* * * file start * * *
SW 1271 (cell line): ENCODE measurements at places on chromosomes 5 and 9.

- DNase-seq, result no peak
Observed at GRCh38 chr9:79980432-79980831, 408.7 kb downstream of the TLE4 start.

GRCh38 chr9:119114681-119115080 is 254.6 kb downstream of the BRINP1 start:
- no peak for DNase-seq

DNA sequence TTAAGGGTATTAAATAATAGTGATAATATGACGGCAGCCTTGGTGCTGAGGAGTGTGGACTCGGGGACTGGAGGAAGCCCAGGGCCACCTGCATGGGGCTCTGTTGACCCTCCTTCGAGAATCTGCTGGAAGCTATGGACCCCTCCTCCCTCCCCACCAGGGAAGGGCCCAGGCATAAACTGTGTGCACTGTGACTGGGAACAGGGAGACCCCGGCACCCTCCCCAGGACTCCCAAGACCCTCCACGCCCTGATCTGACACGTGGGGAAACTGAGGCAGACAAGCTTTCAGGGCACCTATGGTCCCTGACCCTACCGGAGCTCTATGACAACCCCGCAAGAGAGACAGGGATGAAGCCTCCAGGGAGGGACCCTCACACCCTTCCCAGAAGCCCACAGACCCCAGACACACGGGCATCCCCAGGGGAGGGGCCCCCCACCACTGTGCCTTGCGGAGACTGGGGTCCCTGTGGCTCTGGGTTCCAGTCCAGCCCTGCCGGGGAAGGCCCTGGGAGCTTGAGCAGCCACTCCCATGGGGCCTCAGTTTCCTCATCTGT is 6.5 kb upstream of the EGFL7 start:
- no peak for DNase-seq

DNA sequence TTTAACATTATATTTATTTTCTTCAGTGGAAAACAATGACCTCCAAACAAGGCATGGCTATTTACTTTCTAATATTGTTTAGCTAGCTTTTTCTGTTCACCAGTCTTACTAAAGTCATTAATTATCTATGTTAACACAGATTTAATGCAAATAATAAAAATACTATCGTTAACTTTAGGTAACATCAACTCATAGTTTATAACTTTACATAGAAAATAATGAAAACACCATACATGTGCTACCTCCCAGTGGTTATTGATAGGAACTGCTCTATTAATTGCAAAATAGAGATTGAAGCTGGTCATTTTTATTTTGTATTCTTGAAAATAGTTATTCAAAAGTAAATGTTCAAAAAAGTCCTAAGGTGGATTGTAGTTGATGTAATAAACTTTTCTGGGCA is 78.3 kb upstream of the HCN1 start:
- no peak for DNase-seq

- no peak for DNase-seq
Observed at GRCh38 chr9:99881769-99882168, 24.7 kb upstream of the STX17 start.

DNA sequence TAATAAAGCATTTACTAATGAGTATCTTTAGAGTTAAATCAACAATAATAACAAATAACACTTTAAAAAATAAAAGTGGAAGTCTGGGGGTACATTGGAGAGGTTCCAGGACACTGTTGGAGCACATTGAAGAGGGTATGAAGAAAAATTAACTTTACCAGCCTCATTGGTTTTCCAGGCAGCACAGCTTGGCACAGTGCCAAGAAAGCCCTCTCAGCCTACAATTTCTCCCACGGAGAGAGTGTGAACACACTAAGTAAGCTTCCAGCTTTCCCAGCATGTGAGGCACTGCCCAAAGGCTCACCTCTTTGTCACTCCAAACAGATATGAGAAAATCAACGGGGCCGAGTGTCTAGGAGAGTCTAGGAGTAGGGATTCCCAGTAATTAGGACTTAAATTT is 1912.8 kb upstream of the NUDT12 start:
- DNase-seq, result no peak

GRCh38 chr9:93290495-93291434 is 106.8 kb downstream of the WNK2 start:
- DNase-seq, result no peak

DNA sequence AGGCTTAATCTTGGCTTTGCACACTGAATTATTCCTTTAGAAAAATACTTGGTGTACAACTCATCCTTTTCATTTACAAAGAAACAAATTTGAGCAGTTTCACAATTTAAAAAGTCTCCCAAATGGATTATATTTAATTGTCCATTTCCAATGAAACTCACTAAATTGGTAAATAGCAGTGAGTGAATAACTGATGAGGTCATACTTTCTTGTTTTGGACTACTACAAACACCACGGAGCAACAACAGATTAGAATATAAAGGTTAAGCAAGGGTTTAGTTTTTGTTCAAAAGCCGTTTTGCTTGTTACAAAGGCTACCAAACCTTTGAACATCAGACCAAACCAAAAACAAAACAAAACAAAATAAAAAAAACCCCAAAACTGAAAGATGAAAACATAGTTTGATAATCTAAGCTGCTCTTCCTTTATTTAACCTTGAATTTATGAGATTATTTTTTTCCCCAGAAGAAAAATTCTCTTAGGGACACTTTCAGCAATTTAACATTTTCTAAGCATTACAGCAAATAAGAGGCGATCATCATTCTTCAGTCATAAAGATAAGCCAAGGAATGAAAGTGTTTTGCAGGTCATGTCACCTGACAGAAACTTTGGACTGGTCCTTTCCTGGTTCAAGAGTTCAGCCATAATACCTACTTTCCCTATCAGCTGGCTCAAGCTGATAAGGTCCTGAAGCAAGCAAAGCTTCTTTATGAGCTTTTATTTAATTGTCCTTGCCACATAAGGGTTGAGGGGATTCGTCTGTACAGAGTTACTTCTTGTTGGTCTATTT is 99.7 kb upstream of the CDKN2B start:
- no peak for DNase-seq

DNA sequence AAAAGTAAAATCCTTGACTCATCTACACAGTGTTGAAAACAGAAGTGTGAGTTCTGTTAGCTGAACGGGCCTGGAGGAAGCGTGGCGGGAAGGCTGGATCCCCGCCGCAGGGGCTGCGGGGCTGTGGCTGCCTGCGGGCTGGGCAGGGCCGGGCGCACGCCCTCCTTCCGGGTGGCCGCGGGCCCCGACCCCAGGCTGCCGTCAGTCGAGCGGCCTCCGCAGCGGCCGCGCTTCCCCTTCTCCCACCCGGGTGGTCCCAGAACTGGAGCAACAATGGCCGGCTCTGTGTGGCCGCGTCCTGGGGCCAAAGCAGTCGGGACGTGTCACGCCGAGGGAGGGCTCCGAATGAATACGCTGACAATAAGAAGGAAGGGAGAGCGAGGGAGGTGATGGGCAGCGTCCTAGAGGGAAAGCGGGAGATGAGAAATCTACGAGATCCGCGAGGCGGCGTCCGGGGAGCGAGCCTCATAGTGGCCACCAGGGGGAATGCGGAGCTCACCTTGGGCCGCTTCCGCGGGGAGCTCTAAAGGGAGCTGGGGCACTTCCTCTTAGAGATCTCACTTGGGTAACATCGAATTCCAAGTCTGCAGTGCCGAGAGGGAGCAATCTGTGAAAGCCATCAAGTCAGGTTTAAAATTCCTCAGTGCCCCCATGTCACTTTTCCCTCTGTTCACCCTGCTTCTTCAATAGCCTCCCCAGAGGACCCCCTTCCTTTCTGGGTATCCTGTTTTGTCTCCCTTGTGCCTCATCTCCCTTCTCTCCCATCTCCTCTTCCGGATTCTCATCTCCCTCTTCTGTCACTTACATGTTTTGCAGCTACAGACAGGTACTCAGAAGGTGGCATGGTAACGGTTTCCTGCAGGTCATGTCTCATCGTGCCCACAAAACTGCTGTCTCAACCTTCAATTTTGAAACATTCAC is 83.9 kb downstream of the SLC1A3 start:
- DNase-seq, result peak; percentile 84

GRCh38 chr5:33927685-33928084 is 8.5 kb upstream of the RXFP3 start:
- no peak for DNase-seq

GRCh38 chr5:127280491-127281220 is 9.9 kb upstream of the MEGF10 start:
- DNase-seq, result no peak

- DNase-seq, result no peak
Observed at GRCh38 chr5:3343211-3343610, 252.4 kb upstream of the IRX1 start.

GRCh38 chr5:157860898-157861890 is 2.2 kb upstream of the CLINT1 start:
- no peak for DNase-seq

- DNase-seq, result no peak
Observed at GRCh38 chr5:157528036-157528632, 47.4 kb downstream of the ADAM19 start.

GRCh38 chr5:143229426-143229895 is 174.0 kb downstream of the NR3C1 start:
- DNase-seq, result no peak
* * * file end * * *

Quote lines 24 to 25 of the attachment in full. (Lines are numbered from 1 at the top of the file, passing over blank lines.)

- DNase-seq, result no peak
Observed at GRCh38 chr5:3343211-3343610, 252.4 kb upstream of the IRX1 start.